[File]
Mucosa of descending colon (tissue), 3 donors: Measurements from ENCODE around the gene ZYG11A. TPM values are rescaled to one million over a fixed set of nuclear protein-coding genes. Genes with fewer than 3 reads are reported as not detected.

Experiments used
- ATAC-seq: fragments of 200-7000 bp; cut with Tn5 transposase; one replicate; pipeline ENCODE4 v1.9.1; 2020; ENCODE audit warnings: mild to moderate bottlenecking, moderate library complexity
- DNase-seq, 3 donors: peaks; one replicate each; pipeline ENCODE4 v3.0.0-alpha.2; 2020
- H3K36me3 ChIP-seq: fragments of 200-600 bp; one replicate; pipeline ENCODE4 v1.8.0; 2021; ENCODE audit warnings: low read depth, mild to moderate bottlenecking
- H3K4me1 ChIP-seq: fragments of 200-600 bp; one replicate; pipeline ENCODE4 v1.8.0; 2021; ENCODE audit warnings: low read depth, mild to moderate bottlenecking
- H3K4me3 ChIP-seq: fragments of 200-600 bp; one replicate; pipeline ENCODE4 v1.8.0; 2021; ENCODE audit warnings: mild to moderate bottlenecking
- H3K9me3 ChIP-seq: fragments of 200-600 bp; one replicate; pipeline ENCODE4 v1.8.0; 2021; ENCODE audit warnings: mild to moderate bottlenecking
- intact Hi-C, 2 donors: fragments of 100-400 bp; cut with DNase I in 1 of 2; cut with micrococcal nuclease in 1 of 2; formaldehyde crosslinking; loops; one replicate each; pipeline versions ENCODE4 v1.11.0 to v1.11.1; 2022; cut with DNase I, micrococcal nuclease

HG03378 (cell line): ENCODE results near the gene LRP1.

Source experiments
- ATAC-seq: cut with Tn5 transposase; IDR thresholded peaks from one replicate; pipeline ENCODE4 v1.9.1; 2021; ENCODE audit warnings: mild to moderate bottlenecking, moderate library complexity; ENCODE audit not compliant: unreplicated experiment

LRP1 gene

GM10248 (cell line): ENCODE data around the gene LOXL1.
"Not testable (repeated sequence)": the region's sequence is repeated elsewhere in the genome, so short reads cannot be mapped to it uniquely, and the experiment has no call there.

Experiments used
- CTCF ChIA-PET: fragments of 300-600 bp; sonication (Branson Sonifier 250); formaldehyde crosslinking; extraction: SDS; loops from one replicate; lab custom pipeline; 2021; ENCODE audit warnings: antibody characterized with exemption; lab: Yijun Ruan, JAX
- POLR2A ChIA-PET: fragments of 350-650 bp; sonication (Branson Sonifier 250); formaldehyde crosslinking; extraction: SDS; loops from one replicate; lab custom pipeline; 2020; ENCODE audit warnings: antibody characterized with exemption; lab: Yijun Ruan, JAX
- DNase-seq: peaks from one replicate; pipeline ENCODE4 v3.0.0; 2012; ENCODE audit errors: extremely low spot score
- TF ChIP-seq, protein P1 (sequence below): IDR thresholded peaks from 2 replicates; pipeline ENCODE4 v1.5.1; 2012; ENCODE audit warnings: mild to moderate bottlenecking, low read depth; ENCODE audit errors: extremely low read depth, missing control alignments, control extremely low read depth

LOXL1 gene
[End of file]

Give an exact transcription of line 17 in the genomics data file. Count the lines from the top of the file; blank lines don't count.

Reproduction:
- CTCF ChIA-PET: fragments of 300-600 bp; sonication (Branson Sonifier 250); formaldehyde crosslinking; extraction: SDS; loops from one replicate; lab custom pipeline; 2021; ENCODE audit warnings: antibody characterized with exemption; lab: Yijun Ruan, JAX